Thoughts on... International Women's Day

If  I'm honest with you, I haven’t paid much attention to International Women’s Day in the past. As a woman, to put it simply, I felt I understood the worth and struggle of my sex, and this understanding was an integral part of my existence consciously and unconsciously.

Of course our existence is complex and our struggles have and do take various trajectories that sometimes cross and are sometimes linked to other causes, each with their own layers, so that the learning of what being a woman means in this world is a journey that can last a lifetime. So, does a day dedicated to women make a difference?

Human Resources, People, Hands, Human

 Many people believe Valentine’s day is a commercial opportunity rather than a chance to dote on your love one and show how much you appreciate them. The argument usually is: shouldn’t you display this sort of behaviour everyday?

Similarly, the plight of women to break the mould of the ‘inferior sex’ nearly in all social situations, should filter into everyday life in the household, and particularly in every single workplace. Women and their rights should be considered everyday by both sexes... but I am sure nearly all people in support of women would agree.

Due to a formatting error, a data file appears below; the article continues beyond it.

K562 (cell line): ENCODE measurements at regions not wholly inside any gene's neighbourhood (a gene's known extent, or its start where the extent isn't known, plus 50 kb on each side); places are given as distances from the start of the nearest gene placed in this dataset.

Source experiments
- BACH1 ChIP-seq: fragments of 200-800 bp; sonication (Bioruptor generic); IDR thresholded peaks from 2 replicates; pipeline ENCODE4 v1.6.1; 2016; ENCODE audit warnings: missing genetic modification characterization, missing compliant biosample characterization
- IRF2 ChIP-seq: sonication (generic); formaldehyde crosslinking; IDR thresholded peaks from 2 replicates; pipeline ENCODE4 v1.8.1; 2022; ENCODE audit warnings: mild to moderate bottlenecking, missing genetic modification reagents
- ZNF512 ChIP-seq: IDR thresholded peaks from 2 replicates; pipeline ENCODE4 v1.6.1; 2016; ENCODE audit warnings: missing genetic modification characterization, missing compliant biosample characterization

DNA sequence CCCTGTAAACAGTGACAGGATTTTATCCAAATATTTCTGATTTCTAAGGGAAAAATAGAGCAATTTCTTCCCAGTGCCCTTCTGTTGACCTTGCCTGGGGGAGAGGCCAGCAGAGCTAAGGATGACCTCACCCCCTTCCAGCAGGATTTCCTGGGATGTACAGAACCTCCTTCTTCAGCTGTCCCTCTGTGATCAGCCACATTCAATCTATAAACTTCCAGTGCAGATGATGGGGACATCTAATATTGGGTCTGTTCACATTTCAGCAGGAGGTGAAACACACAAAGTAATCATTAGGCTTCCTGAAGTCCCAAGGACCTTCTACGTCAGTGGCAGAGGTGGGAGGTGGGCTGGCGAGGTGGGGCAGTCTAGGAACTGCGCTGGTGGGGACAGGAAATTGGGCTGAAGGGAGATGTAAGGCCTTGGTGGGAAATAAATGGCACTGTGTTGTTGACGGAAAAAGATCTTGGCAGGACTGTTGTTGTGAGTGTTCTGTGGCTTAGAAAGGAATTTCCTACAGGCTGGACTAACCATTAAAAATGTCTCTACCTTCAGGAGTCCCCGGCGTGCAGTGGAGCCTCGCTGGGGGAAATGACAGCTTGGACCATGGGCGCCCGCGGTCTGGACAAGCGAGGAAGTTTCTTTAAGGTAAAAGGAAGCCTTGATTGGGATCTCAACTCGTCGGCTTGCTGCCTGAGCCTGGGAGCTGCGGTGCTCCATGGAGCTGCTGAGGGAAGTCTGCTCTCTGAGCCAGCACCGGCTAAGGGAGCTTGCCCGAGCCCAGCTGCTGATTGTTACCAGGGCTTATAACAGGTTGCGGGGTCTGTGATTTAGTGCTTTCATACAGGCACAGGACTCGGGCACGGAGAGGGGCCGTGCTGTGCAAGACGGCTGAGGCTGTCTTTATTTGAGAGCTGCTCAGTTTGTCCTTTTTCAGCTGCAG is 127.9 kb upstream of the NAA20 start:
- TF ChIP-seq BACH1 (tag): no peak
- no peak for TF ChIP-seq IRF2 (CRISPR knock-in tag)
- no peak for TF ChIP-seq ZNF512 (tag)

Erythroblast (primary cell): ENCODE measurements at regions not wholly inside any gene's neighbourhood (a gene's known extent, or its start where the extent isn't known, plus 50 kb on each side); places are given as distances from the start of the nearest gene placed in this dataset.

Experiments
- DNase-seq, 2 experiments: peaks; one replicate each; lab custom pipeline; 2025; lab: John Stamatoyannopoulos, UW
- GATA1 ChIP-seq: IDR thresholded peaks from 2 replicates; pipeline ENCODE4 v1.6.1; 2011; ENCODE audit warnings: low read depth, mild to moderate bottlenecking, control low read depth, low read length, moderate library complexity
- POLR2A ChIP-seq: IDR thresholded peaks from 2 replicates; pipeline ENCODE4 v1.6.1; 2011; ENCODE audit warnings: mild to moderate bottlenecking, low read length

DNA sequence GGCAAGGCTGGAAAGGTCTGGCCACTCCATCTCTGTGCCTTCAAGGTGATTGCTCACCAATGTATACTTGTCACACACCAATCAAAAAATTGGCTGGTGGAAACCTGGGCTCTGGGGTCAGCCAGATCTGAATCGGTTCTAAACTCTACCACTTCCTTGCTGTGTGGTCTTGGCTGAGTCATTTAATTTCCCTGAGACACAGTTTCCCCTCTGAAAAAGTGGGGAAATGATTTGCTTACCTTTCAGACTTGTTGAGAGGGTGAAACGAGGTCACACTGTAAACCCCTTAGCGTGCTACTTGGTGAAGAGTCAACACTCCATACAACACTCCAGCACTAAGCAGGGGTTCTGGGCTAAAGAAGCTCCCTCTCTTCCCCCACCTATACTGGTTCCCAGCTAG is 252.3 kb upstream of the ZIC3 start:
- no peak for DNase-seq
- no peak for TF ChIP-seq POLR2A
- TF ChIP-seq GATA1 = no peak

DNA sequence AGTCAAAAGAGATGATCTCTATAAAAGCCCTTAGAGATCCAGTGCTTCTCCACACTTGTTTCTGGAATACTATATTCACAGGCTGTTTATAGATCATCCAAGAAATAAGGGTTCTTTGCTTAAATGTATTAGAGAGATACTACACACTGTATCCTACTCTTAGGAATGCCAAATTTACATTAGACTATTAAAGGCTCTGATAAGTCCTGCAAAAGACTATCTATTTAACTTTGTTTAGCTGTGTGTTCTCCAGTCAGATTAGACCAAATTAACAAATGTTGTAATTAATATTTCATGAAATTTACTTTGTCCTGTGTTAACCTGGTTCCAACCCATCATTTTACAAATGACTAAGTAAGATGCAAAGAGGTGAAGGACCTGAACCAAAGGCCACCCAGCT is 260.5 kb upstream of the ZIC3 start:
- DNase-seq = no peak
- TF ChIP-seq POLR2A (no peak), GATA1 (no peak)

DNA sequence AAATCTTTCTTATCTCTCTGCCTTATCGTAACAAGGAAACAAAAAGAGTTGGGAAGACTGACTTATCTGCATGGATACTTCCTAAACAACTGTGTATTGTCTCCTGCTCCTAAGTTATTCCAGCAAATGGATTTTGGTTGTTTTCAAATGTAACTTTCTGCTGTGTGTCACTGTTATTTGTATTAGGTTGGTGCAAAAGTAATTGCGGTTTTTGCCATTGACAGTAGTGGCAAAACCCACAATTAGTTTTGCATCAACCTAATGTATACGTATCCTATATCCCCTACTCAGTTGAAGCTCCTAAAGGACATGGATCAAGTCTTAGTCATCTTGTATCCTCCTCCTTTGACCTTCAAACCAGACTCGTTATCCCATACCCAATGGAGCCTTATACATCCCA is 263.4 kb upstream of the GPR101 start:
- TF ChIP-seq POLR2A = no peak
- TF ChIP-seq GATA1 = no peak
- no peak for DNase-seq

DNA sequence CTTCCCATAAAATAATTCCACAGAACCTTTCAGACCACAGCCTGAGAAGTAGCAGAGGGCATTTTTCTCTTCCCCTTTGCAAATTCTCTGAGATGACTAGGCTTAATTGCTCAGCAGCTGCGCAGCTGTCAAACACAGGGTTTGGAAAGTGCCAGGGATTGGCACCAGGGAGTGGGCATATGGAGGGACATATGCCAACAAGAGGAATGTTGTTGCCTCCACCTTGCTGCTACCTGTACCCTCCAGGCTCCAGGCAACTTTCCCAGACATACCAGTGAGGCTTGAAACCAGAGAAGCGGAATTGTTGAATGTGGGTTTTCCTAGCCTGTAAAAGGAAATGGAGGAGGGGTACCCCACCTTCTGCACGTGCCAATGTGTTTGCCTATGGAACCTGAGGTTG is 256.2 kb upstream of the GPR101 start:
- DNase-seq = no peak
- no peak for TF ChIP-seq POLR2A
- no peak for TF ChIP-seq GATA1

Of course, the ideal situation would be for women to be unconsciously considered. We would have bosses who would pay us as much as our male counterparts if we are as skilled and experienced for a role. And pay us more, if we are better. We would not fear that reporting sexual harassment and assault would lead to being silenced, a lack of justice and no recourse for our harassers or attackers. In fact, we would not be subject to men taking advantage of us at home, at work and in war as a means of asserting some form of perverse type of power. We would simply have the same rights as men, including the right to an education.

Eventually, I hope It will not be a matter of taking deliberate action, but it will be the norm in a world that has advanced in so many other ways already. The recent international movements #metoo - the phrase originally coined in 2006 by Tarana Burke, a now prominent social activist to denote empowerment through empathy between women of colour  sexually abused, particularly in underprivileged areas -  and #timesup seem to be a huge development in the battle of making this a reality. The fact that the former has been adopted in Hollywood and the latter created by the its celebrities, thanks to famous faces like Alyssa Milano, and Rose McGowan speaking out against film mogul Harvey Weinstein, has given one of women’s causes the attention it needs. Teamed with the fact the movements have gained traction through social media, they  have propelled women’s rights into focus and given this 2018 International Women’s Day a new relevance.